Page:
- Malware: The Malware Group is a type of TTP that represents malicious code.
- Report: The Report Group is a generic object that can hold a collection of threat intelligence focused on one or more topics, such as a description of a threat actor, malware, or attack technique, including context and related details. It can be used to group related pieces of threat intelligence together so that they can be published as a comprehensive cyberthreat story. Reports can be used to memorialize and distribute a wide variety of threat reports, such as reports on malware families, risk reports on specific infrastructure, and even writeups on physical security. PDF and HTML files uploaded to a Report are viewable directly on the Report File card on the Overview tab of that Report’s Details screen. The Report Group is designed to be a neutral object that is suitable for a variety of topics. This design is in contrast to that of other Groups such as Adversary and Incident, which have more specific definitions. It is up to you to decide which object best suits your needs.
- Signature: The Signature Group represents an actual Signature that can be used for detection or prevention in a supported format (i.e., Bro, ClamAV®, CybOX™, Iris™ Search Hash, OpenIOC, Regex, Splunk® Search Processing Language (SPL), Sigma, Snort®, Suricata, ThreatConnect Query Language (TQL) Query, and YARA).NoteSystem Administrators may create custom Signature types.
- Tactic: The Tactic Group represents an action or strategy carefully planned to achieve a specific end.
- Task: The Task Group represents an assignment given to a ThreatConnect user.
- Threat: The Threat Group represents a group of related activity, whether or not attribution is known. This relation can be based on technology (e.g., Shellshock) or pertain to a grouping of activity that is presumed to be by the same selection of actors (e.g., Bitterbug).
- Tool: The Tool Group represents legitimate software that can be used by threat actors to perform attacks.
- Vulnerability: The Vulnerability Group represents a mistake in software that can be directly used by a hacker to gain access to a system or network.
On the top navigation bar, hover the cursor over Browse and select Groups to display all Group types, or select a Group type (Adversary in this example) to display all Groups of that type.
Click on a Group’s entry in the table (the Adversary Group Bad Guy in this example) to display its Details drawer on the right side of the screen (Figure 3).
Click the Detailsicon at the upper-right corner of the drawer, or hover over the Group’s entry in the table and click the Detailsicon that is displayed on the right side of its Summary cell, to access the Overview tab of the Details screen for the Group (Figure 4).
A Group’s Details screen also includes other tabs offering different options. For example, the Details screen for an Adversary includes a Tracking tab that displays reverse Whois Tracks.
Groups can be associated to Indicators and to other Groups. Indicators can be associated to other Indicators via custom associations, which must be set up by a System Administrator. The functionality of associations allows you to model and discover correlations and relationships that may not have been immediately obvious.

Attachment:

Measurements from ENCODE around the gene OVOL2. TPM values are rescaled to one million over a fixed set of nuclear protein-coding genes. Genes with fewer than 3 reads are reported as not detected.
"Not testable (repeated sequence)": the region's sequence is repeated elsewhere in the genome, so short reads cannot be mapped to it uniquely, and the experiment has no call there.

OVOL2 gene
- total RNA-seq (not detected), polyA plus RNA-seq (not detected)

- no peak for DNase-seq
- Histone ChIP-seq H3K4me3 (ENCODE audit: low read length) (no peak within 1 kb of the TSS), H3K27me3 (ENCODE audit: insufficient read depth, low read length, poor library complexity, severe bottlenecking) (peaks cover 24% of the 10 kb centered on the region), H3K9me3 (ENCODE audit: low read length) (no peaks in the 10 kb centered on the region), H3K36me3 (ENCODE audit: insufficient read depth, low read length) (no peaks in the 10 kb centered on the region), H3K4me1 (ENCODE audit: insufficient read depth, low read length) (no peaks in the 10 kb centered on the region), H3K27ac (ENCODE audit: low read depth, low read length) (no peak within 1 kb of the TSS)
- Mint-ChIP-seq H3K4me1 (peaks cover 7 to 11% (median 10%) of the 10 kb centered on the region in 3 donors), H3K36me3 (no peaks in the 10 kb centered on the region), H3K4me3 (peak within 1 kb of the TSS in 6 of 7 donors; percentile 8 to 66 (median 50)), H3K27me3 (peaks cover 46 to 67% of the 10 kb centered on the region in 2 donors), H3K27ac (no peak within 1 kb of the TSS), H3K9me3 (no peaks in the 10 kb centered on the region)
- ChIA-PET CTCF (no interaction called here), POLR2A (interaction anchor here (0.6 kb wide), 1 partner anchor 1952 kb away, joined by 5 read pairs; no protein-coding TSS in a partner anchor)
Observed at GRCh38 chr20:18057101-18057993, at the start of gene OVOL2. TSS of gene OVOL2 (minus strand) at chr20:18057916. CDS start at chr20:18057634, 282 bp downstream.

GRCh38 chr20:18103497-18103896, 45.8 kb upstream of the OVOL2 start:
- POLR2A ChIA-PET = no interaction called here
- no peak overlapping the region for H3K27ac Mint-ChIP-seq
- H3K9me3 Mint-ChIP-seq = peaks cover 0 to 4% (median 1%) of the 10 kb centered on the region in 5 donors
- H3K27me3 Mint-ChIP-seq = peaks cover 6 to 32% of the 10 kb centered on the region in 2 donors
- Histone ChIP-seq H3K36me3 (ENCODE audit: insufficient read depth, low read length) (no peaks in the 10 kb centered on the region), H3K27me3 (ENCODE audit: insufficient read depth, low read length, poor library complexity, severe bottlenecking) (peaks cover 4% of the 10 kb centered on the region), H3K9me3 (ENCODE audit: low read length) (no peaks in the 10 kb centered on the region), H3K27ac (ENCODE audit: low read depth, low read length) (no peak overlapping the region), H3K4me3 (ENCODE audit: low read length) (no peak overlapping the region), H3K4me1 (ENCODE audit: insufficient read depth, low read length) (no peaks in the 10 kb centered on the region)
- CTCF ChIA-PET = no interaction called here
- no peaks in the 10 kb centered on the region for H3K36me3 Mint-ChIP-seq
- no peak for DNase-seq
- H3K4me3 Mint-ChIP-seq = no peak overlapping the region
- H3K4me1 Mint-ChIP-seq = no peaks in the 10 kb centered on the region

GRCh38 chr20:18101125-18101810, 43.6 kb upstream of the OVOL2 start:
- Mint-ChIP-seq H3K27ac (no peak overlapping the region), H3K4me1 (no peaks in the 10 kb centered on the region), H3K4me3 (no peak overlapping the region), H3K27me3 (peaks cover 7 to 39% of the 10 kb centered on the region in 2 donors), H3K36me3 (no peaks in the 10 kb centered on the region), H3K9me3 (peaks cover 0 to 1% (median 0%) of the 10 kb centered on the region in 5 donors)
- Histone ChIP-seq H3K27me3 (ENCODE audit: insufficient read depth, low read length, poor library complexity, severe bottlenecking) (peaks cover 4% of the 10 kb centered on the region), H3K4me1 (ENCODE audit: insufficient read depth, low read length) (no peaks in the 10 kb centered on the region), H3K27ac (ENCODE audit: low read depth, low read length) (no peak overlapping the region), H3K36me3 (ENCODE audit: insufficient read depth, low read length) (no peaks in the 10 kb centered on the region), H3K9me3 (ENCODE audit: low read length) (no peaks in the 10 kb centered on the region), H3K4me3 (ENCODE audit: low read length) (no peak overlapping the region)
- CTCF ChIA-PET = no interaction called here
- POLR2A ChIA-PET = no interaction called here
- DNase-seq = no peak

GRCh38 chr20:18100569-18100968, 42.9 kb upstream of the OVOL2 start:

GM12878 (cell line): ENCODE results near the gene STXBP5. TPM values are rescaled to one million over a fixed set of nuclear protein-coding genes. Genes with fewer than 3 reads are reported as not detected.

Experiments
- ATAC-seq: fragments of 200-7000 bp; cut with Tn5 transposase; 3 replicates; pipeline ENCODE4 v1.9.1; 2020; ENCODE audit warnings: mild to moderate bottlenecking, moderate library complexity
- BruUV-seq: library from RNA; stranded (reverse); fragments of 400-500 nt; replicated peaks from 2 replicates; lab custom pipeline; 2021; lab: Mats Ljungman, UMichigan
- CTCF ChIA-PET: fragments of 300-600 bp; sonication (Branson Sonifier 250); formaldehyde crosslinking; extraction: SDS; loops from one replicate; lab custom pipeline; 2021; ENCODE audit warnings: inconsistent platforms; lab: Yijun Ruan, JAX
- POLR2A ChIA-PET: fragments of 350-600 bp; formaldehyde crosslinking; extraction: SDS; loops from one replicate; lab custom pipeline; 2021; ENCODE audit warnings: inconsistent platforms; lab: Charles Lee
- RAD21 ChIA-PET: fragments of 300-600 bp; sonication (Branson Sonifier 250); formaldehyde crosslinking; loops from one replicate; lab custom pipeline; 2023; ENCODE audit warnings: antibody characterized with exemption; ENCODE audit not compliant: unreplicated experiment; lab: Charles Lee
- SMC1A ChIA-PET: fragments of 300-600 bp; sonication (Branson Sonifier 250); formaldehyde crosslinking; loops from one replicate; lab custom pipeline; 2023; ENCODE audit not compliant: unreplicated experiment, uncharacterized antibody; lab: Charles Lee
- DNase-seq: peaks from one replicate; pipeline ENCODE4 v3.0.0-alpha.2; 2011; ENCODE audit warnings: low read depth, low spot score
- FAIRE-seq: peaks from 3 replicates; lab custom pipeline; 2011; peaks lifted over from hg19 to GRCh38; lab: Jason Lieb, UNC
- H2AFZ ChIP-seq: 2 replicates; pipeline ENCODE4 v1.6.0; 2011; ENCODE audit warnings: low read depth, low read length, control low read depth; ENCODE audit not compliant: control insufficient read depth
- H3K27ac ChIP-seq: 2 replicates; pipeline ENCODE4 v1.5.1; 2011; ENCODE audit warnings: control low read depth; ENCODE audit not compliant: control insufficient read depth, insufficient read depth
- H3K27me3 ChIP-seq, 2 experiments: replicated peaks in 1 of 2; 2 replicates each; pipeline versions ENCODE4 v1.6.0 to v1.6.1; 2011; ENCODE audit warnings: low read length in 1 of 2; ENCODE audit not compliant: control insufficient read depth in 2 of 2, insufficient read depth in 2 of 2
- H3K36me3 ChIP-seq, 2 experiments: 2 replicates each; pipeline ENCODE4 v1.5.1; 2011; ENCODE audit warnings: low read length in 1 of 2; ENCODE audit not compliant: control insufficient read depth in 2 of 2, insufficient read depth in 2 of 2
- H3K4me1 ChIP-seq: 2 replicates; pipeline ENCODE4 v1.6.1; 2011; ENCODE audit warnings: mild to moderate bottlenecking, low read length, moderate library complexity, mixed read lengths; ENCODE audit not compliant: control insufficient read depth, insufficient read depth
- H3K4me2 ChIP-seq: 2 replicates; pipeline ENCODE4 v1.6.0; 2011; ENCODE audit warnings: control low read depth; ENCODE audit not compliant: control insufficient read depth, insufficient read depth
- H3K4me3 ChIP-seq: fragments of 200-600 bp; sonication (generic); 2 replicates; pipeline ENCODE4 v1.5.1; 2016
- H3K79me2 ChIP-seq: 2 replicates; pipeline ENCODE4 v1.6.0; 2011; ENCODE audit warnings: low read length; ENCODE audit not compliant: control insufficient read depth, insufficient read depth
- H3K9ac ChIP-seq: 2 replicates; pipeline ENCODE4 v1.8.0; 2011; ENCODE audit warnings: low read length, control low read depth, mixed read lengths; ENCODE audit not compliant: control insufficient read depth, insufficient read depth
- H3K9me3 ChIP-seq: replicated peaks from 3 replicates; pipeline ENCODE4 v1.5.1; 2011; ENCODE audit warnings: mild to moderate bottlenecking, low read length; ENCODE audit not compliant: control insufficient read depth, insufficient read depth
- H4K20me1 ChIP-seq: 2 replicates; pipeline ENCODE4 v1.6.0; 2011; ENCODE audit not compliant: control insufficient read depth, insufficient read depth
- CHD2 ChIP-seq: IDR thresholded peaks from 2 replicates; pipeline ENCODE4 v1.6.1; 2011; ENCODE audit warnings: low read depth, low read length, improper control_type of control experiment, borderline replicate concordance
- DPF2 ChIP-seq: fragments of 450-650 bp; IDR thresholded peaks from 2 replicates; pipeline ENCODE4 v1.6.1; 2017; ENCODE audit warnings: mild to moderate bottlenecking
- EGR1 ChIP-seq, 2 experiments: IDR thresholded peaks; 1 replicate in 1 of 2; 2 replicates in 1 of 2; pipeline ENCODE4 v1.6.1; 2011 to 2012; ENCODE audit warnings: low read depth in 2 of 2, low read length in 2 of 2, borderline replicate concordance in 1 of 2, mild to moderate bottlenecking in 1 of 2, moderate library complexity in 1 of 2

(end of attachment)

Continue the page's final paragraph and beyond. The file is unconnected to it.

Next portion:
Figure 5 shows an example of the ThreatConnect data model, displaying the associations between different Groups (Adversary, Campaign, Incident, Signature, and Threat) and Indicators (IP Address, Email Address, File, and Host). Following the diagram is an explanation of the associations.
A Threat, which is identified as an overseas hacking unit, is associated with the following objects:
- Adversary: This object is a malicious actor with ties to other malicious actors. Its Email Address is listed as the Start of Authority (SOA) record for domains used by the Threat.
- Incident 1: A domain, and the internet provider that hosted it, was identified in open-source reporting in a cybersecurity-industry blog detailing the Threat's activity. Host 1 and Host 2 have been previously used by the Threat's infrastructure and are associated with Incident 1. Snort Signature 1, used to detect network Indicators, is associated with Host 1 and Host 2 through their rules.
- Incident 2: The cybersecurity-industry blog also identified a new series of phishing attacks from the Threat, targeting foreign journalists, politicians, and activists. These attacks are focused on stealing email-account details of the victims and finding information about their contacts and networks. Host 2 and Host 3, identified as having been used by the Threat's infrastructure, are associated with Incident 2.
- Campaign: This effort targets foreign organizations involved in the technology, government, and energy sectors. It is directly tied to the Threat. Through Incident 3, ThreatConnect identified a malicious File that is likely the Campaign's malware, which, when executed, connects to Host 4. Snort Signature 2, which is used to detect network Indicators, is associated with Incident 3, and the Snort rules connect to the rules of Host 4. In Incident 4, over fifty samples of the tools used by the Campaign were collected. These tools included IRC bots, an open-source Python remote-access tool, malicious macros, and others. The Campaign uses the IP Address as its command-and-control IP address and Host 5 as its command-and-control domain.
Workflow in ThreatConnect supports the concept of case management, which gives you the capability to investigate and track information security threats and incidents by
- minimizing the time it takes to match a case to historical data;
- minimizing the time it takes to assess scope;
- minimizing the time it takes to assess impact; and
- maximizing the amount of information that can be turned into actionable intelligence for later use.
In Workflow Cases, Artifacts are pieces of data that provide information to a Case that may be useful to an analyst. You can add Artifacts that map to ThreatConnect Indicator types to your Organization. Additional information on the Indicator may be available if the Indicator already exists on your ThreatConnect instance. It is the Artifact component within Workflow that ties Workflow to the ThreatConnect data model.
See Workflow Overview for more information on Workflow in ThreatConnect, including definitions of key terms, process flow, and links to articles that provide further details on Workflow Playbooks, Workflows and Workflow Templates, Cases, and Tasks.
ThreatConnect® is a registered trademark of ThreatConnect, Inc.